Style Profile: Mild Ale

Posted on June 23rd, 2010

Mild Ale is an oft overlooked style, but it holds an important place in the history of beer. For many many years mild ale was the most popular style of beer in The United Kingdom, and the base on which many other styles are built upon. Here’s a quick look at the style.

As one might expect, mild ales are lightly flavored beers, and tend to be low in alcohol (3-5%ABV). These are the qualities that made mild ales one of the most popular session beers around. For many years from the late 19th century to the 1950’s mild ales were the beer of choice for working class men and women in their off hours, particularly those in the South Midlands and Wales. Mild ale’s light refreshing flavor and low alcohol made it a great way to refresh yourself from a hard day’s labor. It was the quintessential session beer.

The term “mild” ale originally referred more to the age of a beer than its taste. In the 1800’s food storage was a much more crude process than today and frequently beer and other items would develop off flavors or spoil if stored for long periods. Despite this old beer was still regularly sold to the poor and working class as it was all they could afford; Due to the poor condition of drinking water stale beer was still much safer to drink than water. As mild ale was much fresher and tastier it was also much more expensive. Frequently mild ale would be mixed with older brews to make cheap beer cocktails, which would eventually serve as the inspiration behind porter beer.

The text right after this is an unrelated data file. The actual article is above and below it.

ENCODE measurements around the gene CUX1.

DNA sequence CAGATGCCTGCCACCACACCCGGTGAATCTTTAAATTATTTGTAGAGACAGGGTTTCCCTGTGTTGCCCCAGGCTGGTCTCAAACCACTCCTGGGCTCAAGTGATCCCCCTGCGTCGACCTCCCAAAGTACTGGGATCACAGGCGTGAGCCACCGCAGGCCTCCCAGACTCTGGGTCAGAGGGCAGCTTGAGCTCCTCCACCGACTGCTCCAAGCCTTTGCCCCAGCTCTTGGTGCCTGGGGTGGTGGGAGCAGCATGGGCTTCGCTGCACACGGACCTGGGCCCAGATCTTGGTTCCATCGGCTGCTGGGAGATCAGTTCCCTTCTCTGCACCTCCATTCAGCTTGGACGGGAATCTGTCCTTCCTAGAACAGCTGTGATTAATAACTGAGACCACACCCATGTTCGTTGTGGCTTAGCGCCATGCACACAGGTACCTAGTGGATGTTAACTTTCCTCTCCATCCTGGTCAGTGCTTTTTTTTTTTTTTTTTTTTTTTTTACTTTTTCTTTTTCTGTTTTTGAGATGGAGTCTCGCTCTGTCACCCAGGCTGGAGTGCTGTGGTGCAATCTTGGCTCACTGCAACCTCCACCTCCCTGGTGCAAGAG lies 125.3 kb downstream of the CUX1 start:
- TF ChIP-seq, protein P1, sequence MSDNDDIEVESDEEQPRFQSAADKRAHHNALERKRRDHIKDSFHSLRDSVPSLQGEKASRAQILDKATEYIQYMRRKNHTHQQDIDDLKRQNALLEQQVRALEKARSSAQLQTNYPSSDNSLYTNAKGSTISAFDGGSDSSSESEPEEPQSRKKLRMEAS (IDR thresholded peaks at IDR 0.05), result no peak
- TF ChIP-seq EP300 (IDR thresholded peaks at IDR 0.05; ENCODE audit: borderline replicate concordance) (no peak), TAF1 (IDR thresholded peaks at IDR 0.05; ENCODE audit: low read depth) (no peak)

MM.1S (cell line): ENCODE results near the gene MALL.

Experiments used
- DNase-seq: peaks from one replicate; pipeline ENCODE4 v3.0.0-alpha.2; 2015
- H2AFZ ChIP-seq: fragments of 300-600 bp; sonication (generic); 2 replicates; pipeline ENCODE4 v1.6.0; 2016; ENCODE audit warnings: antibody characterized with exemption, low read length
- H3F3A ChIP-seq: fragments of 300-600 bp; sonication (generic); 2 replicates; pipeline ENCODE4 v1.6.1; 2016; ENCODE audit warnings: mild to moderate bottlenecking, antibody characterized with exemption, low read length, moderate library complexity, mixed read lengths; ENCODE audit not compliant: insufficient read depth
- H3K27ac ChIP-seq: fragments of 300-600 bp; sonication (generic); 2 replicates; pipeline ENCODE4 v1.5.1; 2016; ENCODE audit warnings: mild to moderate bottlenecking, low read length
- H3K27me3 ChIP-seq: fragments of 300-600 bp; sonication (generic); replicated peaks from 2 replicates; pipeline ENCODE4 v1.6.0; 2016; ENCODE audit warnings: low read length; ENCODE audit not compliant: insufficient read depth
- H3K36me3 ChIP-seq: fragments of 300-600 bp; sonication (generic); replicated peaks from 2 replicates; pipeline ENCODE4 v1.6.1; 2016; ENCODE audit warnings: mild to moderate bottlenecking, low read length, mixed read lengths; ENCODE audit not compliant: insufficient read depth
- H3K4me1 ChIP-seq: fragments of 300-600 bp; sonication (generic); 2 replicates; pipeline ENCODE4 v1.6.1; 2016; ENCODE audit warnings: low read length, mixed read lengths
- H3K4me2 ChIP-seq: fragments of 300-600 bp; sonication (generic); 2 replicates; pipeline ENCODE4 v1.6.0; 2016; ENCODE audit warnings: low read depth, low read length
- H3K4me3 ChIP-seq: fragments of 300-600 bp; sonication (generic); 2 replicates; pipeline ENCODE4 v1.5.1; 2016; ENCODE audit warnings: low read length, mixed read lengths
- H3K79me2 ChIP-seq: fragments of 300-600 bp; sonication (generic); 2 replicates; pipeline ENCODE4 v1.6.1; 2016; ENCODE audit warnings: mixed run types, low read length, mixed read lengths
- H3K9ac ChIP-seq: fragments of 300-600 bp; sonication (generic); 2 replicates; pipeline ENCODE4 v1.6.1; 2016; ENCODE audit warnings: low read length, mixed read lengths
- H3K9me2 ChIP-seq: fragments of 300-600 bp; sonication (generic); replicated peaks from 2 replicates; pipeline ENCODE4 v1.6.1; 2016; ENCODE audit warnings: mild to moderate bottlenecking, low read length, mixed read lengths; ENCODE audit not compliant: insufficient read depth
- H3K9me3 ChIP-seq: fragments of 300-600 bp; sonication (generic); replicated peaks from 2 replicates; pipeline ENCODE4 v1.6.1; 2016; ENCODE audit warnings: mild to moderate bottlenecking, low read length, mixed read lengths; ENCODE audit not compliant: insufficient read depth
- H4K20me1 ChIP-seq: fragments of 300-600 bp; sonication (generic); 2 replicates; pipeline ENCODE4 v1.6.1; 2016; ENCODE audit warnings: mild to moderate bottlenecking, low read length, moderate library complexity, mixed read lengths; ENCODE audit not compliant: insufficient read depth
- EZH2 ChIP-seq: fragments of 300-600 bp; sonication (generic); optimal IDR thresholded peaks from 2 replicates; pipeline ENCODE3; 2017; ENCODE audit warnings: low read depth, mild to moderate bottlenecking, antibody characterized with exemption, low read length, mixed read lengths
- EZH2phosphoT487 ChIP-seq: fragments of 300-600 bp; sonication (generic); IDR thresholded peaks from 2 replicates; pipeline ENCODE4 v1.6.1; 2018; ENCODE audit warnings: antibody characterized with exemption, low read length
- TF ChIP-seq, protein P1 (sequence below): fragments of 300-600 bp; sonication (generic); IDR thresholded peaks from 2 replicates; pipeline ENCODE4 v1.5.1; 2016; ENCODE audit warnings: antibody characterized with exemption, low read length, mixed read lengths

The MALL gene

We’ve come a long way since those days and today mild ale refers more to a style of beer based on the historical drink. Generally speaking mild ales tend to be lightly sweet with mild body and low hop aroma. A lighter version of brown ale, perhaps. The style remains quite rare in America, but if you can find some you should definitely give it a try.

Harpoon’s Brown Session Ale is a great modern example of this style. Anchor Steam has crafted a unique take on the style with their Small Beer, which clocks in at just 3.3%ABV. A more traditional variety would be Black Cat from Moorhouse in the UK or Gale’s Festival Mild from Fullers. Numerous local and regional microbreweries have done one off and seasonal milds, be sure to look out for one in your area to get the chance to try this traditional style.

  • Beer Journalist

    Mild beer is actually so-called because it is not bitter. There used to be two types of beer in the UK – bitter and mild – and two taps and the name mild simply originated to differentiate the two.